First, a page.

• Mike Lowe

Into the Multiverse

Multidisciplinary Development Teams

Here at KrakenFlex, we don’t just have dedicated teams of front-end engineers, back-end engineers, testers, or data scientists. More often than not, our teams have members from these different disciplines all mixed up together in one big soup.


By going through a simplified example based on one of our recent projects, I want to illustrate the benefits of building multidisciplinary development teams.


Let’s jump into it:


The Goal

To make reports containing asset data available to customers via our customer portal.


The Plan

We need to create:

  1. an app that number crunches asset data and generates reports for our customers

  2. an API to retrieve these reports

  3. a page in the customer portal where users can download the asset reports

Or, put more succinctly:


The Team

Let’s meet the team:

Each component that we need to build requires different skills, e.g. data analysis for generating the content of the reports, setting up cloud infrastructure, developing a UI with a great user experience. You can see that by bringing together a variety of skill sets, the team is more than capable of delivering the new feature.


The Process

Step One: Setup & Design

Our data scientist starts by developing the queries to run against our data lake — this will form the content of the reports once automated.


One of our engineers sets up the infrastructure such as cloud storage, CI/CD pipelines, alerting, and monitoring. Note how this step doesn’t require sending a request to another team; we give our teams the power to create everything they need.


Having our second engineer create a Swagger API specification gives our team a goal when building the API. It also gives our front-end engineer a better idea of what to expect when developing the user interface.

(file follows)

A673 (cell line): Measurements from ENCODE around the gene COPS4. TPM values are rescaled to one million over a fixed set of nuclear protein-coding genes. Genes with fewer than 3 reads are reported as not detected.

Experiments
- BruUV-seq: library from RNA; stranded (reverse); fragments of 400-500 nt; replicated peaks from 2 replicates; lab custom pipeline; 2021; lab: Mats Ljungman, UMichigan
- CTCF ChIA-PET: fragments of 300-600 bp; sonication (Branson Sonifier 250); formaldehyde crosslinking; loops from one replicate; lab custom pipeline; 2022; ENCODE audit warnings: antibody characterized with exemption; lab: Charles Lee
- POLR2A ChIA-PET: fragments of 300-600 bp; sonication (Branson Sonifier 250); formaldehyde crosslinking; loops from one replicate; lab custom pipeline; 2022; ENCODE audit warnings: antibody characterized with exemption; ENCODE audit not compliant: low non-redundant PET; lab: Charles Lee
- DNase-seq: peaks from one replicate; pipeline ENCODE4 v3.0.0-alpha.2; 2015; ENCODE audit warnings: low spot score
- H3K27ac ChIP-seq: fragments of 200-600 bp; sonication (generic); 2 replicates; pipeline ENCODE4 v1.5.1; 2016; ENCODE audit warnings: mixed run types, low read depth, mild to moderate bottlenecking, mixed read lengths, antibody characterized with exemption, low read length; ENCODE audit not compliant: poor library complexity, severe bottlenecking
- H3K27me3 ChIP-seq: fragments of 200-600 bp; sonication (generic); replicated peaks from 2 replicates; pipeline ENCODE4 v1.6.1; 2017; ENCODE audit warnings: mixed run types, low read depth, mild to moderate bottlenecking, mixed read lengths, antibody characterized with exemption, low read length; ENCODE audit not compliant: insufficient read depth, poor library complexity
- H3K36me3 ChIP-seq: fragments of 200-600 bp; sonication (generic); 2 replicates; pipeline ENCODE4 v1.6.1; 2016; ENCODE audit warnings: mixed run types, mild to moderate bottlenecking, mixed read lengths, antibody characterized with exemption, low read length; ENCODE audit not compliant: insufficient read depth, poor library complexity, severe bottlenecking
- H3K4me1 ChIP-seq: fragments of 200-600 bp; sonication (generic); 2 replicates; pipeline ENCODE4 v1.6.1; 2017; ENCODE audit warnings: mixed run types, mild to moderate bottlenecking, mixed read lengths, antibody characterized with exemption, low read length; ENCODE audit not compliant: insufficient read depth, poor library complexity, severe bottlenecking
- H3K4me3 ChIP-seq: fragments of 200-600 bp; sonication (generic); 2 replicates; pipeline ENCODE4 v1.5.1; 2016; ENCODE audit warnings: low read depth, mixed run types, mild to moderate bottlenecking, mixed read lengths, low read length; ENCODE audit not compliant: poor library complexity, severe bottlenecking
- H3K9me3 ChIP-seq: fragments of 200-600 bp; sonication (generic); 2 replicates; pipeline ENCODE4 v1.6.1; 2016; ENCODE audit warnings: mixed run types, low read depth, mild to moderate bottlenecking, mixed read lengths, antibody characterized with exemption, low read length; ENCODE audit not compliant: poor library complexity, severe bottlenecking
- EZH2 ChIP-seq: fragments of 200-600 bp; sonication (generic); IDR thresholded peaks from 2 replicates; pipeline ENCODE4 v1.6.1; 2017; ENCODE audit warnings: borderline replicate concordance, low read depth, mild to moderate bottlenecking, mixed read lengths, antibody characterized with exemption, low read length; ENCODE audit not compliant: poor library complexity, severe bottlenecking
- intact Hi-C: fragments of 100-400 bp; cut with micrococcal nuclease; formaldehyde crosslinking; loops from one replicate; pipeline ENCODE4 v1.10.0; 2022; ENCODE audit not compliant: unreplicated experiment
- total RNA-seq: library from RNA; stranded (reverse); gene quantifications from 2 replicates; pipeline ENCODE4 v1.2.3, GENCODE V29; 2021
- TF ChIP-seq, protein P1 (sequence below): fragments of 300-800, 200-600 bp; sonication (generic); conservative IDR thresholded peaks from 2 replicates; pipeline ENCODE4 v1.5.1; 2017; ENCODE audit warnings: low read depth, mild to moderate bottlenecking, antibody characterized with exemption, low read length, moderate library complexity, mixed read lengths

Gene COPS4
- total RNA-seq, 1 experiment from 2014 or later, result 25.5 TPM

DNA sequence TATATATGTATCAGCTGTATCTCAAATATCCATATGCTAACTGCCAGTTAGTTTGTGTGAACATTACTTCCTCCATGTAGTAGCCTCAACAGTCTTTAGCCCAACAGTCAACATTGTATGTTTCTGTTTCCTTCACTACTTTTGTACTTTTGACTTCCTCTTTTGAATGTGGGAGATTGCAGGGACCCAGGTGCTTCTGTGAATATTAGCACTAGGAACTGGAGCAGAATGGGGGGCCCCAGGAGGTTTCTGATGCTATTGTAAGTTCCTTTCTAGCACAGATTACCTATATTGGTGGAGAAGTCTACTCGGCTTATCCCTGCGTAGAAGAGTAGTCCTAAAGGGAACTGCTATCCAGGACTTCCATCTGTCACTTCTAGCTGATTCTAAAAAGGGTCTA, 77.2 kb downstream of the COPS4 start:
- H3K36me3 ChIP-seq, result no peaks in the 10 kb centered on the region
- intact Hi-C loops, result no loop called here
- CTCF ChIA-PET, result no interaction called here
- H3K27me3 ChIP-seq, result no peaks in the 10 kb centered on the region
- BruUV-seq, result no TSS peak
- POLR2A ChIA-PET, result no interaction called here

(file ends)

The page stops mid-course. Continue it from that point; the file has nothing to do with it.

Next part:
Finally, our front-end engineer creates a mockup for the new reports page in Figma.


Step Two: First Pass at Building App Logic

With the design phase complete and CI/CD pipelines set up, the team begin building out app logic and getting this checked into the code repositories.


Our data scientist fleshes out the report generator app — bringing the report queries developed in step one into code.


The engineers implement the endpoints on the API, adhering to the previously defined Swagger API specification.


Our front-end engineer transforms the mockup into an actual web page.


At this point, all three components are completely separate; the report generator does not write out to the final storage location, and the front-end does not use the new API.


Step Three: Bringing It All Together

The next step is to stitch everything together.


Our data scientist and one of our engineers team up on the report generator app to output the reports to the required location.


Our front-end engineer and second engineer collaborate on the UI to communicate with the API to download new reports.


Note how tasks aren’t ‘thrown over the fence’ and the team members work together to link up parts of the system rather than independently.


As a result of this step, a basic version of the new feature is ready.


Step Four: Testing

Up until this point, our team wrote unit tests for each component. They had to pass before being merged in and deployed. Manual testing followed, using a plan agreed upon when filling out the JIRA tickets. With a simple version of the feature running end-to-end, it’s time to implement some tests against the live services.


One of our engineers develops integration tests using Jest that run against the new API to ensure that it can read and write reports in the development environment. If these tests fail, then deployments of this app to production are blocked.


Our front-end engineer adds to our Cypress test suite that runs periodically to test the complete customer workflow of downloading reports from the UI. Alarms are triggered if these tests fail, and it is up to the team to fix any problems.


The End Product

Following that, here is a clip of the new feature in action:

Final Thoughts

We don’t have a blueprint for our development teams (and probably never will). Our teams are formed based on the areas and problems addressed by the team. We want our teams to have complete ownership of parts of the system, which results in multidisciplinary development teams.


As you can see from the example above, multidisciplinary development teams allow developers to see a feature from inception through to end product. They enable us to deliver products to end-users in a shorter amount of time. They are essential for us being Agile.

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